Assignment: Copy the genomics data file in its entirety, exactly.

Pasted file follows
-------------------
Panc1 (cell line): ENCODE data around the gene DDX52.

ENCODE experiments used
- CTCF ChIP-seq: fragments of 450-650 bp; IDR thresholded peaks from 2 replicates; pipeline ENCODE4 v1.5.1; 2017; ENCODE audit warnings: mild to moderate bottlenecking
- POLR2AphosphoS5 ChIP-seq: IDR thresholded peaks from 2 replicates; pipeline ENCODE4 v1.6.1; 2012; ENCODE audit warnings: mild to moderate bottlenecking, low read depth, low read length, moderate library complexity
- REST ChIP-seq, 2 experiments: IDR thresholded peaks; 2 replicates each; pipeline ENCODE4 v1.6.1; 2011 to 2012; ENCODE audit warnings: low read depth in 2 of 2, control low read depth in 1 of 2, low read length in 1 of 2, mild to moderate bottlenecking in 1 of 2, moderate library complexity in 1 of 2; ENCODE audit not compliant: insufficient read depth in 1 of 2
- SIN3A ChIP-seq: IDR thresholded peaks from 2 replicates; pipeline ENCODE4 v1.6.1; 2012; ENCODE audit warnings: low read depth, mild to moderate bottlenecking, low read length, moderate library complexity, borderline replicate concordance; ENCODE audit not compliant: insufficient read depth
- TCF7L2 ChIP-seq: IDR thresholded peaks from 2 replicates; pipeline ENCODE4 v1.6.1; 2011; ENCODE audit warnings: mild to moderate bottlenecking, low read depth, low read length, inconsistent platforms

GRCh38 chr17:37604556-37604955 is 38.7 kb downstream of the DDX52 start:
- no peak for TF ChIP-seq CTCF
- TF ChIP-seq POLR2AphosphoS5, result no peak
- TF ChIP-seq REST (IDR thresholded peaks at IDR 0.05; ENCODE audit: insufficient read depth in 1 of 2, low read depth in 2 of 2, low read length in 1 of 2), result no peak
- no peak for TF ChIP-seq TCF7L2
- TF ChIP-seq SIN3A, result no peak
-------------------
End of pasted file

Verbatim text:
Panc1 (cell line): ENCODE data around the gene DDX52.

ENCODE experiments used
- CTCF ChIP-seq: fragments of 450-650 bp; IDR thresholded peaks from 2 replicates; pipeline ENCODE4 v1.5.1; 2017; ENCODE audit warnings: mild to moderate bottlenecking
- POLR2AphosphoS5 ChIP-seq: IDR thresholded peaks from 2 replicates; pipeline ENCODE4 v1.6.1; 2012; ENCODE audit warnings: mild to moderate bottlenecking, low read depth, low read length, moderate library complexity
- REST ChIP-seq, 2 experiments: IDR thresholded peaks; 2 replicates each; pipeline ENCODE4 v1.6.1; 2011 to 2012; ENCODE audit warnings: low read depth in 2 of 2, control low read depth in 1 of 2, low read length in 1 of 2, mild to moderate bottlenecking in 1 of 2, moderate library complexity in 1 of 2; ENCODE audit not compliant: insufficient read depth in 1 of 2
- SIN3A ChIP-seq: IDR thresholded peaks from 2 replicates; pipeline ENCODE4 v1.6.1; 2012; ENCODE audit warnings: low read depth, mild to moderate bottlenecking, low read length, moderate library complexity, borderline replicate concordance; ENCODE audit not compliant: insufficient read depth
- TCF7L2 ChIP-seq: IDR thresholded peaks from 2 replicates; pipeline ENCODE4 v1.6.1; 2011; ENCODE audit warnings: mild to moderate bottlenecking, low read depth, low read length, inconsistent platforms

GRCh38 chr17:37604556-37604955 is 38.7 kb downstream of the DDX52 start:
- no peak for TF ChIP-seq CTCF
- TF ChIP-seq POLR2AphosphoS5, result no peak
- TF ChIP-seq REST (IDR thresholded peaks at IDR 0.05; ENCODE audit: insufficient read depth in 1 of 2, low read depth in 2 of 2, low read length in 1 of 2), result no peak
- no peak for TF ChIP-seq TCF7L2
- TF ChIP-seq SIN3A, result no peak